Using Smartphones Smartly
As Internet commerce began to take flight a decade ago, there was great concern that the growth of online business would be stymied by consumer’s reluctance to entrust their personal and financial data to the emerging security risks of vulnerable websites.
Yet, Internet commerce has grown unabated, as businesses have proven their ability to (usually) protect client data, and to cover consumers for losses in those cases where they don’t.
More recently, as the use of smartphones and similar mobile devices has become ubiquitous, the same arguments are being heard again: the growth of mobile commerce will be limited unless adequate security can be demonstrably in place. These fears are actually more justified this time around, as wireless mobile transactions are by their very nature more difficult to protect.
Nevertheless, consumers choose to conduct business from wherever they may be, and are willing to entrust both personal and financial information to the digital airwaves, as long as there are reasonable protections in place, and that they are not restricted from conducting business.
As with credit card transactions, consumers believe that any risks in using mobile devices to conduct commerce should be borne by the merchants or card issuers. Therefore, consumers are less likely from being deterred from using their devices, despite the increased risk of fraud.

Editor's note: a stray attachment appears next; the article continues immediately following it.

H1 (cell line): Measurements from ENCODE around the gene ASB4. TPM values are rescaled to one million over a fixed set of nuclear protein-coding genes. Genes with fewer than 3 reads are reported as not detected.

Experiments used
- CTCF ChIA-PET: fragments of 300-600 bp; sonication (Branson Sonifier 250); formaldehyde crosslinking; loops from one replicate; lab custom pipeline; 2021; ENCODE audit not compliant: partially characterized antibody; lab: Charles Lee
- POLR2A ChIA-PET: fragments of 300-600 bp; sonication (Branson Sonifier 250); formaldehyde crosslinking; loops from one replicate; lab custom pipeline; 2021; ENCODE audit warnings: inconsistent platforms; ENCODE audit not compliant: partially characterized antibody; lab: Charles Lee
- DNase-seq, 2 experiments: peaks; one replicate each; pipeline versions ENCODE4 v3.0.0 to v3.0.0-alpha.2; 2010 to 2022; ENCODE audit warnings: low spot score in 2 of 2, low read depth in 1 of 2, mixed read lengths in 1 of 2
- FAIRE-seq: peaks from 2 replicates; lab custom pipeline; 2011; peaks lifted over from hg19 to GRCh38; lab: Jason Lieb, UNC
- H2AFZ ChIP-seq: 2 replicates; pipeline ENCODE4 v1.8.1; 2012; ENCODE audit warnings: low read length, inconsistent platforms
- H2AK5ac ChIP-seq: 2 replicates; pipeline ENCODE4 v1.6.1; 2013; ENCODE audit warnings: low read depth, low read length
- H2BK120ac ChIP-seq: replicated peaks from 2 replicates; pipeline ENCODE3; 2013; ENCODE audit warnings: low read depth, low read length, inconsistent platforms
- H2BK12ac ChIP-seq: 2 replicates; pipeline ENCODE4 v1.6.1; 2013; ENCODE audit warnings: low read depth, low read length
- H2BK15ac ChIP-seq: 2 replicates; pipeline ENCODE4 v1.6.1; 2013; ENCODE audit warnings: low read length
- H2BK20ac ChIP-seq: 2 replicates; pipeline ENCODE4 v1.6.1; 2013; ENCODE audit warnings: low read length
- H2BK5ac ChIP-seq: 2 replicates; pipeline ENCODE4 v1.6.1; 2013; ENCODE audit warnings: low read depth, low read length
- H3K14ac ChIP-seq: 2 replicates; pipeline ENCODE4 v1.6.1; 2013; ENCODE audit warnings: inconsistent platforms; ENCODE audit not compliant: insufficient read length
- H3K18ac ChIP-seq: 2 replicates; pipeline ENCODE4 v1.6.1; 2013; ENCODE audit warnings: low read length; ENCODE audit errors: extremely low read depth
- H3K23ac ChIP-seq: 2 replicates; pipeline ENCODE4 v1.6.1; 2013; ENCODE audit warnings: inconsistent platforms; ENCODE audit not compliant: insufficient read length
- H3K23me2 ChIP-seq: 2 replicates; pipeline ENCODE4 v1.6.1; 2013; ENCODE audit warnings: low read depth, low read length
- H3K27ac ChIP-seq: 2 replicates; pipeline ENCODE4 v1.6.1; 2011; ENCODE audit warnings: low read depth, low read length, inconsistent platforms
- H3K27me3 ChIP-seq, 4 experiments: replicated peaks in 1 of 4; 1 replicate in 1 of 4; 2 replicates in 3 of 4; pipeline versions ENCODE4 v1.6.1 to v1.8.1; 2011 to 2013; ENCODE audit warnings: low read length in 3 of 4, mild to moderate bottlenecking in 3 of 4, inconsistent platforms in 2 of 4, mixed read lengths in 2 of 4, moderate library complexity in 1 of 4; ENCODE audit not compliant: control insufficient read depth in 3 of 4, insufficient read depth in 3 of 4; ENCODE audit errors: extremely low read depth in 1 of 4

Emerging applications such as Google Wallet, Square Wallet, Isis and similar software applications now allow consumers to use their smartphones as mobile wallets. Ultimately it is convenience, which seems to trump risk, that is driving mobile commerce’s growth.
Research from Forrester validates this trend. Their report “The State of Mobile Banking 2012” predicts that there will be 108 million U.S. mobile banking users by 2017, representing 46% of all U.S. bank account holders and roughly triple current levels.
Binary Security Considered Inadequate
Various data encryption, identity verification and password-protection technologies have been developed to make using mobile devices more secure. However, the criminals are equally adept at overcoming these more basic security measures.